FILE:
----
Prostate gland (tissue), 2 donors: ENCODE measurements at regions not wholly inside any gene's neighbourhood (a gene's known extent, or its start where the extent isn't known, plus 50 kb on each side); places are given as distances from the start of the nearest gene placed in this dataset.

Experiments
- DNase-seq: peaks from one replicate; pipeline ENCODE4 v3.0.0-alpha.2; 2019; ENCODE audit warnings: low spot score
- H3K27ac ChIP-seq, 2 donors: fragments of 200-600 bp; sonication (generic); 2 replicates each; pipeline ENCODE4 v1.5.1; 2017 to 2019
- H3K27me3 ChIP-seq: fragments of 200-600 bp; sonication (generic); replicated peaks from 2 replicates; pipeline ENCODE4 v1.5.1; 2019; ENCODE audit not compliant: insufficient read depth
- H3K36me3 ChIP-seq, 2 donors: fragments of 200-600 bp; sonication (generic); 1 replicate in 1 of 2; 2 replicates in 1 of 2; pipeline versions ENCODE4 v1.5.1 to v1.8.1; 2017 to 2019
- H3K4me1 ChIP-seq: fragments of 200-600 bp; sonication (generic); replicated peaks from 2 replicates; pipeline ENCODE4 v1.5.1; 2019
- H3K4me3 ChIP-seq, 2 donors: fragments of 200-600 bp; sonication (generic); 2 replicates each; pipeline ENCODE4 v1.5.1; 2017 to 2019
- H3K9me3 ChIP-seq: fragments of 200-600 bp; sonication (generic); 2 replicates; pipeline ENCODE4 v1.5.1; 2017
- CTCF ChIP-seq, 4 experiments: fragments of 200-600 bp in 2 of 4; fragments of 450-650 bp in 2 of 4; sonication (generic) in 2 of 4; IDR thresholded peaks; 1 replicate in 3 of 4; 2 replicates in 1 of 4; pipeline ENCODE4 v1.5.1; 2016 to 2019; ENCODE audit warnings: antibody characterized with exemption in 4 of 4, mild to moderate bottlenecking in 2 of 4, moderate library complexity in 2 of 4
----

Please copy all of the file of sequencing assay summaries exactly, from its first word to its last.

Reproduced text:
Prostate gland (tissue), 2 donors: ENCODE measurements at regions not wholly inside any gene's neighbourhood (a gene's known extent, or its start where the extent isn't known, plus 50 kb on each side); places are given as distances from the start of the nearest gene placed in this dataset.

Experiments
- DNase-seq: peaks from one replicate; pipeline ENCODE4 v3.0.0-alpha.2; 2019; ENCODE audit warnings: low spot score
- H3K27ac ChIP-seq, 2 donors: fragments of 200-600 bp; sonication (generic); 2 replicates each; pipeline ENCODE4 v1.5.1; 2017 to 2019
- H3K27me3 ChIP-seq: fragments of 200-600 bp; sonication (generic); replicated peaks from 2 replicates; pipeline ENCODE4 v1.5.1; 2019; ENCODE audit not compliant: insufficient read depth
- H3K36me3 ChIP-seq, 2 donors: fragments of 200-600 bp; sonication (generic); 1 replicate in 1 of 2; 2 replicates in 1 of 2; pipeline versions ENCODE4 v1.5.1 to v1.8.1; 2017 to 2019
- H3K4me1 ChIP-seq: fragments of 200-600 bp; sonication (generic); replicated peaks from 2 replicates; pipeline ENCODE4 v1.5.1; 2019
- H3K4me3 ChIP-seq, 2 donors: fragments of 200-600 bp; sonication (generic); 2 replicates each; pipeline ENCODE4 v1.5.1; 2017 to 2019
- H3K9me3 ChIP-seq: fragments of 200-600 bp; sonication (generic); 2 replicates; pipeline ENCODE4 v1.5.1; 2017
- CTCF ChIP-seq, 4 experiments: fragments of 200-600 bp in 2 of 4; fragments of 450-650 bp in 2 of 4; sonication (generic) in 2 of 4; IDR thresholded peaks; 1 replicate in 3 of 4; 2 replicates in 1 of 4; pipeline ENCODE4 v1.5.1; 2016 to 2019; ENCODE audit warnings: antibody characterized with exemption in 4 of 4, mild to moderate bottlenecking in 2 of 4, moderate library complexity in 2 of 4